At just twenty-one years old, Ayisha Morgan-Lee became founder, CEO, and artistic director of Hill Dance Academy Theatre (HDAT). Fifteen years later, HDAT has touched thousands of students through technical dance training and repertory, liturgical movement, composition, summer intensives, and teacher training. HDAT’s mission is to develop and train dancers in Black dance traditions, expand knowledge and contributions of Black dance traditions, and create emerging dance artists who will sustain dance in the Black community.
Ayisha Morgan-Lee, Ph.D., leads HDAT while serving on the board of The International Association of Blacks in Dance (IABD), teaching at The Pittsburgh Creative and Performing Arts School, and has recently earned her doctorate from the University of Pittsburgh Out of School Learning Program. While her decorated career has spanned the globe she remains a steadfast community leader in Pittsburgh and the Hill District, where she resides.
Ayisha Morgan-Lee leads a HDAT dance performance at Gateway Medical Center Wellness Fair. Photo by E.A. Smith.
Hill Dance Academy Theatre has been activating young minds, bodies and spirits for about 10 years. Founder and Director Ayisha Morgan-Lee started in 2005, founding the organization with a couple of goals in mind – one is to give dancers and students a chance to dance who otherwise wouldn’t be able to afford it. Here, she shares what drives her, HDAT, and the dream to send her students to Los Angeles. Shares Morgan-Lee:
Celebrating the Black Dance tradition - for me, it’s celebrating as people of African descent to celebrate our legacy through movement. There are a number of Black dance companies that are happening around the country and within those companies they have schools and are training dancers – HDAT is part of keeping that tradition alive.
About 10 years ago, my mom [Dr. Veronica Morgan-Lee] told me to get a job, so I went throughout the Hill District and found people who wanted to dance and started teaching, calling it Dance on the Hill. When I was done with Howard University in 2005, we started HDAT out of Grace Memorial Church with about eight students and myself, and throughout the 10 years, we’ve really grown, really faster than I expected.
We have students who have been with us since they were young and we can now see their growth and how the arts have helped these young people. A part of HDAT is that we want students who are hungry about dance to find out what it’s like to be a professional dancer - that this can be their reality, too.
We use dance as a core element and teach other core aspects that support dance – costume design, physical education, music, theater, and nutrition - so that students, before they get on the stage, have a full appreciation of all that dance encompasses – these students can become a costume designer, a stage director, a lighting person because they have had this knowledge of dance.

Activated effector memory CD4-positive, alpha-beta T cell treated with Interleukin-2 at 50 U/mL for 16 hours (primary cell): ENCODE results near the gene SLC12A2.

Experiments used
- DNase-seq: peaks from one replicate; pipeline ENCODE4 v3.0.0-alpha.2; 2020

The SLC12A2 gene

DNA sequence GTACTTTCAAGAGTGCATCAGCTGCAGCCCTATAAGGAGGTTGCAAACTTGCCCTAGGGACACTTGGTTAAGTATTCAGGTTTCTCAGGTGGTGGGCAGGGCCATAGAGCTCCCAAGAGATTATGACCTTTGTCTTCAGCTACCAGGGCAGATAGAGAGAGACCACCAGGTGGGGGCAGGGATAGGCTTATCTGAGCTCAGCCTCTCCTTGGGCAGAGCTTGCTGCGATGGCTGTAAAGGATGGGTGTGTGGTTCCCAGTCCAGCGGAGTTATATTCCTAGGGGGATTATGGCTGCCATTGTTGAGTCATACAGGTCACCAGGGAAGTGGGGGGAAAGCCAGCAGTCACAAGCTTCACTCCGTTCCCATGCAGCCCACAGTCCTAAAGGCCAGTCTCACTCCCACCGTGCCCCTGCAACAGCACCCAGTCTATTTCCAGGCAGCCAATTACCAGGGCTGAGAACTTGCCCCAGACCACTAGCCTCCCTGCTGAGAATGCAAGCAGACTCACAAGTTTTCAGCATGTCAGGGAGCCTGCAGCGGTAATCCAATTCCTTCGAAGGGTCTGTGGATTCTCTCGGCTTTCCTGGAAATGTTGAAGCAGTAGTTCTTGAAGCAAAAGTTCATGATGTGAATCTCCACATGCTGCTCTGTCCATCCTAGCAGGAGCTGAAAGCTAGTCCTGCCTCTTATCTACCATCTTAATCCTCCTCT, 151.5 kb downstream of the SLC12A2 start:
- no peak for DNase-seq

I’ve been dancing since I was three years old. I started out in a school in South Hills, and most of the places I went to, I was the only Black girl. I went to Civic Light Opera academy, and there I took jazz, ballet, and tap and met Ms. Leslie Anderson Brasewell, my first Black ballet teacher. Some of my other influences were Buddy Thompson and Tommy Cousins, my jazz teachers. The beautiful thing about these three people is that they are now teaching at HDAT! They encouraged me to pursue my dance career – push me and give me the technique and discipline and they are now teaching HDAT students ballet and jazz.
We just had one young lady receive a partial scholarship to study at Dance Theatre of Harlem and Joffrey Ballet. We have choreographers who are on the national circuit who are now recognizing the gifts and talents in our students and want to come to Pittsburgh to choreograph for our students and companies.
Many opportunities come across our desk, all the time. Part of helping students become professional dancers is accessing these opportunities. Our students generally do not get to see opportunities, for many reasons. I received a notice from Debbie Allen that we could have a master class with Misty Copeland and other artists and I showed it to my mom, then shared it with our very strong parent group, saying we wanted to send the HDAT company to Los Angeles to dance and learn from not only Debbie Debbie Allen but Misty Copeland of American Ballet Theatre – ABT's first Black prima ballerina.
When I told the students we wanted to take them to LA and meet Misty Copeland, they could not believe it – they all have Misty’s book, her picture on their phone – they all want to be her, they want to be the next Misty Copeland. We decided that just like we rally around our Steelers, we want to rally around these dancers and get them to LA! On Saturday, March 5, 8pm – 1am in St. Benedict the Moor’s social hall, we’re hosting a Blue Jeans on Pointe Cabaret and we’re hosting a GoFundMe Campaign online, right now. Sometimes this work becomes a challenge – raising money, giving students as many opportunities as we can. My older ones [students] show me that all of this work is worth it – we are really growing these young women.
And, the 3 and 6 year olds definitely inspire me because they are the next generation coming up – they want to do everything and they are really big on this LA trip, even if they are not going – I know what they are thinking: ‘That could be ME, one day!’